Herders have been affected by a reduction in the levels of services available and have not yet come to terms with having to help themselves where, previously decisions were taken and services provided centrally. Lack of availability of selected breeding stock is noticeable, although that may change if markets and profitability improve. Lack of marketing infrastructure affects access to outside purchasers as well as both offtake and the quality of products on sale. Similarly lack of access to consumer goods and supplies reduces the incentive to sell and may lead to accumulation of non-breeding stock. The closure of the State Emergency Fodder Fund has thrown herders back on their own resources for supplementary fodder supply. Research, training and technical support services now operate on very reduced budgets.
Opportunities for improving grazing management and herbage condition while maintaining and increasing output are many-fold. Mongolias grazing lands are well suited to extensive livestock raising and are generally in good condition. Herding has always been the main occupation; the people are highly skilled and motivated; they also have the support of a solid body of technical expertise and knowledge. Once legal problems associated with grazing rights have been resolved, coupled with the organisation of the herding population, the industry should be able to manage its resources properly while improving the livelihood of the rural population.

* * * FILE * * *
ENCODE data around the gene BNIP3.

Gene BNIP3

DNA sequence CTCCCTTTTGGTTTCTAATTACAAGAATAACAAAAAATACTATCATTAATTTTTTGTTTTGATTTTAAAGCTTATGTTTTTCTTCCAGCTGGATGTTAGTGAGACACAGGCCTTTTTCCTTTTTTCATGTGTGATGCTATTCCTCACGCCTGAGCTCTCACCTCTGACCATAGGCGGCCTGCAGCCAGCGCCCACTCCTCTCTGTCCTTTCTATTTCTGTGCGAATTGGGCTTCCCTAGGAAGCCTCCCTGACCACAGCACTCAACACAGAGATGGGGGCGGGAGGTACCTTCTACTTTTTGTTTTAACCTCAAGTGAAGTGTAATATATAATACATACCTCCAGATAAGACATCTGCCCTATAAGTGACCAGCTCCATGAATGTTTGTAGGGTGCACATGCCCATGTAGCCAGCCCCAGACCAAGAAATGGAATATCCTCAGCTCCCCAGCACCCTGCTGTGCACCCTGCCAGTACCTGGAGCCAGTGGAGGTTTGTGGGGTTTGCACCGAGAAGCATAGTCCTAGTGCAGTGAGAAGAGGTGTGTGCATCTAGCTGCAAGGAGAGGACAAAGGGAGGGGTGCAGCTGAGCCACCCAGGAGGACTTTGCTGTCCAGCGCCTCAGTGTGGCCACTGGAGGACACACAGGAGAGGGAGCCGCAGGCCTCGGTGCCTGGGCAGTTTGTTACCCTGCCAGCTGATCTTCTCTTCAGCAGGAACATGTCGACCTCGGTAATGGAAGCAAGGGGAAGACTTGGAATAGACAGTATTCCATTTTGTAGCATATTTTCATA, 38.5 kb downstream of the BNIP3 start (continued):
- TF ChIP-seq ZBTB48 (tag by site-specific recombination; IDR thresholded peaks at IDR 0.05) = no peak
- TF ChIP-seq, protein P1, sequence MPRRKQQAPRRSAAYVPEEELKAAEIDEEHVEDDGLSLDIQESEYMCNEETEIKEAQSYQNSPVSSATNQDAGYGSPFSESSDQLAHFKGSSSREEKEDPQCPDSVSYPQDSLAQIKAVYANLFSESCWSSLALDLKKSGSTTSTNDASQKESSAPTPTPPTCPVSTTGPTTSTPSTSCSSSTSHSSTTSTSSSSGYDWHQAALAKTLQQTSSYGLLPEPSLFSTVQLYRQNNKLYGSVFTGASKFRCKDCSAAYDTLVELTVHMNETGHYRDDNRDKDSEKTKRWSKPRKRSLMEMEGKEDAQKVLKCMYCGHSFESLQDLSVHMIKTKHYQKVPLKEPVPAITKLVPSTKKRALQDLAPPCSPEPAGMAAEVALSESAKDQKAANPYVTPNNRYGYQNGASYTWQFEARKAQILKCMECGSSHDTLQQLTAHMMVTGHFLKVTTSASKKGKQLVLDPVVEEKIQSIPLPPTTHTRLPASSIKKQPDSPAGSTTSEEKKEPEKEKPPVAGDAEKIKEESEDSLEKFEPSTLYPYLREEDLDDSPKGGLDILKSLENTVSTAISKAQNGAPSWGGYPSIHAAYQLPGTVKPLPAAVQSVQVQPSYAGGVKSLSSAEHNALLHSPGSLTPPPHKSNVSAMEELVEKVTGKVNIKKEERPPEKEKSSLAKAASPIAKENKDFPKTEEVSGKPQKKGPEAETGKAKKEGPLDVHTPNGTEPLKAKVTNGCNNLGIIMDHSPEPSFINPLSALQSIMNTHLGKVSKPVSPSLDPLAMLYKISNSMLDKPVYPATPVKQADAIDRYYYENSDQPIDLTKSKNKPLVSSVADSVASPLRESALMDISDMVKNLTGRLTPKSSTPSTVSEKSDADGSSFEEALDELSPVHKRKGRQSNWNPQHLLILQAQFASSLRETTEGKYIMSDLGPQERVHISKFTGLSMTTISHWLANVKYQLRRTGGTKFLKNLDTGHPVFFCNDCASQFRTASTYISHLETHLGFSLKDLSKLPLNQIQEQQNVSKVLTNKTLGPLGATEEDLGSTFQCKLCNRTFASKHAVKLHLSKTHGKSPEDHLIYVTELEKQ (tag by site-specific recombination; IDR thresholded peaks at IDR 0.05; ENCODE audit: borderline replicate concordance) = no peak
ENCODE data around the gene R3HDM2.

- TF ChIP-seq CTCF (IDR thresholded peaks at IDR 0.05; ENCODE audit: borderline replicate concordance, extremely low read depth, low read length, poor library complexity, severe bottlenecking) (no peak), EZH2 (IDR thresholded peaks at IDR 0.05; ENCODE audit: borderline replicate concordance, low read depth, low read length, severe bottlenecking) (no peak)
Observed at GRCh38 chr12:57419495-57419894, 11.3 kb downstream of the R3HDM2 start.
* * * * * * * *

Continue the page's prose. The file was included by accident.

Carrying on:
Many of the actions to remove or palliate these constraints require administrative decisions or actions: definition and granting of grazing rights, probably emphasising winter camps and hay lands in the first instance; a structure for the organisation of the herding population so that they can participate in the regulation of local land use as well as pasture management, development, and maintenance, all of which must have users participation; monitoring of pasture condition and regulation of its use, which will also require the participation of herders associations as will the establishment of guidelines (down to local level) on the use of grazing land. Research and training must be maintained and, at herders level, expanded. Rehabilitation of water supplies and revitalisation of haymaking are two very obvious activities for better pasture use and stock survival; these can now only be tackled by the herding communities once organised; haymaking by individual households needs access to simple implements, security and training. Water development must await both granting of grazing rights and organisation of the users before it has a realistic chance of success.